Autonomous Robotic vehicles to enter war business
June 27, 2008
The Mule (a multifunctional utility/logistics and equipment), an armed robot the size of a Humvee, is Lockheed Martins machine which is capable of firing Javelin anti-tank missiles, featuring a turret-mounted machine gun, coupled with a digital eyeball with laser heat recognising and target acquisition systems in order to aim it’s weaponry with precision.
It uses GPS to navigate, has localised perception to enable it to avoid obstacles like buildings, and it’s versatility is enhanced by it’s six wheels on pneumatic legs to scale cars and barriers.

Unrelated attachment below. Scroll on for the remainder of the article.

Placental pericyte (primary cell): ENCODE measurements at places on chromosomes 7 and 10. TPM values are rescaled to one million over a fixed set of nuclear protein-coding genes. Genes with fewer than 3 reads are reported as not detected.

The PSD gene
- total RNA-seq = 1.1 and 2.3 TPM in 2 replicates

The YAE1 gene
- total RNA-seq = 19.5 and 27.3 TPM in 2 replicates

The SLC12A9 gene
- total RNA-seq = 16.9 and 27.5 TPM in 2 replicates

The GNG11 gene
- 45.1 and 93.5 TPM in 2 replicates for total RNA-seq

The Mule is destined to be shipped to conflict hotspots and the US government also plans to use them to clear minefields.
The military use of robotic systems is now widespread with thousands having been deployed in Iraq and Afghanistan, to conduct renaissance and disarm explosives, whilst also engaging in a futuristic kind of warfare. These uncrewed aerial vehicles (UAV) are reportedly being used to fire on insurgents. Clearly this kind of technology has the ability to outmaneovre and overpower enemy combatants.
Autonomous robot vehicles are however still by and large in the experimental phase with tactical decision making still requiring a human factor posing obvious challenges.